You’ve seen the commercials on television. There are even well known celebrities touting them, but is a reverse mortgage really good for your retirement? Most would argue it is; some would argue it isn’t. It boils down to your current financial situation and whether the reverse loan would benefit your retirement finances and savings. The best way to determine if this option is right for you is to evaluate its pros and cons. Here are some of them for your review.
Most consider the number one pro of a reverse mortgage to be no more house payments. In a reverse mortgage, a company, such as American Advisors Group, basically purchases your home from you but still allows you to live in it. You retain official ownership – your name stays on the deed – but when you die, the home transfers ownership to the reverse mortgage lender. This being said, no house payments help you live more comfortably in your retirement, which is a nice perk.
With an AAG Reverse or other lender’s mortgage, you can take the monies in one lump sum, in monthly advances for a designated duration, or as a line of credit you can tap into when needed. Some lenders will also allow you to combine these options, such as taking a small lump sum so you and your spouse can travel around the world and put the remainder in a line of credit. It’s important to note there are fixed or adjustable interest rates attached to these monies.
You can finance your traditional closing costs in the reverse mortgage, which means little money comes out of your pocket once the reverse mortgage is approved. Most reverse mortgages are also exempt from income taxes, although it’s always wise to confirm this with the lender and your CPA. In most cases, the reverse mortgage will not affect your Medicare and Social Security, and you nor your heirs are liable for any increase in your home’s value once the reverse mortgage is collected.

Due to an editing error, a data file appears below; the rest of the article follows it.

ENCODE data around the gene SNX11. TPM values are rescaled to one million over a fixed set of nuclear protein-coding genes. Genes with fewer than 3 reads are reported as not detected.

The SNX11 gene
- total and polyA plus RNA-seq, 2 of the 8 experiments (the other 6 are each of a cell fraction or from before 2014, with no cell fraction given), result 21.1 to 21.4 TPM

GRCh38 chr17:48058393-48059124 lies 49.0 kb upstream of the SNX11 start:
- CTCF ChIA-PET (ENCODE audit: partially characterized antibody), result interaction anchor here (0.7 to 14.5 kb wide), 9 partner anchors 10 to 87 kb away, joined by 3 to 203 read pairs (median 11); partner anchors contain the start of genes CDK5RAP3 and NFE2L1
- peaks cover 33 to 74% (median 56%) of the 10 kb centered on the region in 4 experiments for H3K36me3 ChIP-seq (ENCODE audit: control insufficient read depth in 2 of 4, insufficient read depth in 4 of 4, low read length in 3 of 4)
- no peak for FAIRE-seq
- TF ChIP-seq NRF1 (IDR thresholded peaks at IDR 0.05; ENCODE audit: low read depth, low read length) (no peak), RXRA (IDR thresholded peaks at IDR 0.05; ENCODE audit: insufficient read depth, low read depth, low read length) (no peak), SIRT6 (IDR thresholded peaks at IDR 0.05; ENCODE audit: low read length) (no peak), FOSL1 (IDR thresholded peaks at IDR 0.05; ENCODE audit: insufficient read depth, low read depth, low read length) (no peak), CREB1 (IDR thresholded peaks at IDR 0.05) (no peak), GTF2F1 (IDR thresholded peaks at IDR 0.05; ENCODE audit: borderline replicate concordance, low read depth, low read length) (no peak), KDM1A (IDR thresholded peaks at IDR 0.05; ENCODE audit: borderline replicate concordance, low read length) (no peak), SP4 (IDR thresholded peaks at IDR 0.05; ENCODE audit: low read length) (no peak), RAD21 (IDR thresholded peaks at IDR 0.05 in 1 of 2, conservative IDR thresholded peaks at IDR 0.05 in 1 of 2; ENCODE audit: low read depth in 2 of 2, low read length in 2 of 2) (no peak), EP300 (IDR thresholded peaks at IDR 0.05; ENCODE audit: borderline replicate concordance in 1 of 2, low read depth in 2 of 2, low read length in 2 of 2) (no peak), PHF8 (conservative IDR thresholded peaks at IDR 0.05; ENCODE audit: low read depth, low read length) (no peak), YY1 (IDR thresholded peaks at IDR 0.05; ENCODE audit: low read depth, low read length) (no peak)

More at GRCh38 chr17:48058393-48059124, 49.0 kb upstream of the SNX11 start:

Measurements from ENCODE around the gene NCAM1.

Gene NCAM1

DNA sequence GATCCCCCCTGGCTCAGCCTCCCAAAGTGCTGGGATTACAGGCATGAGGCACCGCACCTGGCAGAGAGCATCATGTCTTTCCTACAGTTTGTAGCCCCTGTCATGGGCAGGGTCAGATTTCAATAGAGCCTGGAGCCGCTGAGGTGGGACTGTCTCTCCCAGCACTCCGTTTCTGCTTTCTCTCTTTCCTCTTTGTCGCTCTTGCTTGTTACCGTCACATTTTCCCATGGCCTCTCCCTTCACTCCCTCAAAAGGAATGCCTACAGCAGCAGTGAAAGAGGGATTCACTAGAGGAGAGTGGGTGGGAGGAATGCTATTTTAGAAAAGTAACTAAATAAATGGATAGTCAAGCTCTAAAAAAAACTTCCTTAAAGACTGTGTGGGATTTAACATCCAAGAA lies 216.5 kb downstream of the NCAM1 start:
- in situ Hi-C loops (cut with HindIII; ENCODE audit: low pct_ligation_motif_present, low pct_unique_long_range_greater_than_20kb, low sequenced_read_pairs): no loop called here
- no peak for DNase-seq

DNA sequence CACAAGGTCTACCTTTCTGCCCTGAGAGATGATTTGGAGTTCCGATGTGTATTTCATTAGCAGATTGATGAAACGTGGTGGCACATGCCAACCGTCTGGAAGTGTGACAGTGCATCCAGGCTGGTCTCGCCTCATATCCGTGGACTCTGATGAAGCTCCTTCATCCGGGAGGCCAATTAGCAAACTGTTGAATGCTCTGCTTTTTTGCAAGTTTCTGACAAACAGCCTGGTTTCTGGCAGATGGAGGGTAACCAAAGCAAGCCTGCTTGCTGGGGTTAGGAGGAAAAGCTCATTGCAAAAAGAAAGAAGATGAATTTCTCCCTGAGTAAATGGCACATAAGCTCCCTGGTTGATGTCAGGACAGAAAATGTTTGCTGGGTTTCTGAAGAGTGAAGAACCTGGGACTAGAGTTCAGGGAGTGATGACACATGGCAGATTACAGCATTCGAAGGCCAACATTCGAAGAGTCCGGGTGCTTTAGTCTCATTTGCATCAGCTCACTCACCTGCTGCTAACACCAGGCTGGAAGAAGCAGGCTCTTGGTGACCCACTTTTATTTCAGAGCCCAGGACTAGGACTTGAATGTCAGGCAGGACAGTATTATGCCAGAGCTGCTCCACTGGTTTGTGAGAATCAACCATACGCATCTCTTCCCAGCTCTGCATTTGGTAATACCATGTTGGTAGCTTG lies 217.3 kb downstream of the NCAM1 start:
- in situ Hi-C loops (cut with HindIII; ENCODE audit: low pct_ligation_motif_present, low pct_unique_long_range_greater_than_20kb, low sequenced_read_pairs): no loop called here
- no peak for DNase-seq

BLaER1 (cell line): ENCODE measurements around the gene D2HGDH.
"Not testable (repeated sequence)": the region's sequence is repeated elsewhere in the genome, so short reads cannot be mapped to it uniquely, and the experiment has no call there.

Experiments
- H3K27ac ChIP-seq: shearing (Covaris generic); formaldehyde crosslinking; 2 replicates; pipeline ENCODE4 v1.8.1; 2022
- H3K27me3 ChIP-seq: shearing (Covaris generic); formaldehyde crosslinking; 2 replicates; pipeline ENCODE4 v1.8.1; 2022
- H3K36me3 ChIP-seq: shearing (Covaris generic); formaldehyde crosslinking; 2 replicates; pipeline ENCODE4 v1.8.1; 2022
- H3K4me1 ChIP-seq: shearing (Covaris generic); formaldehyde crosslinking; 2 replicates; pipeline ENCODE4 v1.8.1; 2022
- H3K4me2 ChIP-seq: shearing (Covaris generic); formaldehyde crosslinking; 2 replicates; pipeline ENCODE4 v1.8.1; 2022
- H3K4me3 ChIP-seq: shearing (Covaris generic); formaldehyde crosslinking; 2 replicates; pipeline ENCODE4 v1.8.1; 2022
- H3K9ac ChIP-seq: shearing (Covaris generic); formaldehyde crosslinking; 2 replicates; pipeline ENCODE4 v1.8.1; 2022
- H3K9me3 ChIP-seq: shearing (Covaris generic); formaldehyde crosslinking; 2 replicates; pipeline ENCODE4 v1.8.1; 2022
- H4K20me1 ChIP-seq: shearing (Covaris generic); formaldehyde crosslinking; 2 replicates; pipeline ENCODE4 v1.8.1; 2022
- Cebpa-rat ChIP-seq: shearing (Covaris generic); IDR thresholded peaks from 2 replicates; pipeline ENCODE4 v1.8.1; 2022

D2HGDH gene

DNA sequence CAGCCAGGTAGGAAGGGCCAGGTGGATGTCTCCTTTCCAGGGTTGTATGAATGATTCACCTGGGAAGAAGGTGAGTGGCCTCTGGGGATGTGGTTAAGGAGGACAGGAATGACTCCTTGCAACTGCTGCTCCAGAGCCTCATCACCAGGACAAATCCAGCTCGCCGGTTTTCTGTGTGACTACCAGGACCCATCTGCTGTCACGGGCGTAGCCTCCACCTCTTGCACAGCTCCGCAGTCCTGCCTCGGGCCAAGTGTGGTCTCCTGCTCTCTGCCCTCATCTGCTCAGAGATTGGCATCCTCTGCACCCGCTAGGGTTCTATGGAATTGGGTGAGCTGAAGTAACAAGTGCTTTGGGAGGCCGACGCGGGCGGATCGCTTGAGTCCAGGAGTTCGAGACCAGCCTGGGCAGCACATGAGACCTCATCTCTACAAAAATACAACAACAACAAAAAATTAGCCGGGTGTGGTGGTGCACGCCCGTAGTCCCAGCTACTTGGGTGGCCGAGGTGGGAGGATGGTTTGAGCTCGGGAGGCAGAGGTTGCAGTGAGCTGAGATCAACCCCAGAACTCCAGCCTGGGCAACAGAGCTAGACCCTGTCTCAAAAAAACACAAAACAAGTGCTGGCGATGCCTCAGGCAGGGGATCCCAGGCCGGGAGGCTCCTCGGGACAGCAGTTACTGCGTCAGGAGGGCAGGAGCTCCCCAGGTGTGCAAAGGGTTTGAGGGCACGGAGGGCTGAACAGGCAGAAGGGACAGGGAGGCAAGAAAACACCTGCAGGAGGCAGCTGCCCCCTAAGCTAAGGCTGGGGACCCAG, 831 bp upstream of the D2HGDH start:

Nothing is too good to be true, and reverse mortgages do come with some cons. Because you still live in your home and retain its title, you remain responsible for home insurance and maintenance costs, homeowners association fees (if applicable), and your property taxes. You also remain responsible for loan interest and fees as they accumulate over time. If you financed your closing costs, you’re liable for those, too, if they aren’t covered in the loan collection, i.e. your home’s sale.
If you plan to leave your home to your children, they won’t get it with a reverse mortgage unless they buy it outright. Once you pass on, your home’s title is transferred to the lender, as mentioned above, and if there isn’t any equity leftover in your home, your kids won’t receive anything from its value. Another thing to watch out for is the mortgage fees. In some cases, they are higher than traditional mortgage fees, so keep an eye on them.
Check with your Medicaid and Supplemental Security Income benefits consultants, too, if you receive either of these federal aids. A reverse mortgage can affect your eligibility and/or benefits amounts, so don’t go into the loan blindly. Understand that if you are ill and must vacate your property for longer than 12 months due to hospitalization, the lender has the right to sell the home and force the repayment of your mortgage. You cannot vacate your home for more than 6 months when healthy.
Is a reverse mortgage right for you? Only you can tell, but now that you know the pros and cons, you’re better suited to make a decision. Talk with experts in reverse mortgage lending and your CPA and benefits consultants. Make sure you have the answers to all your questions.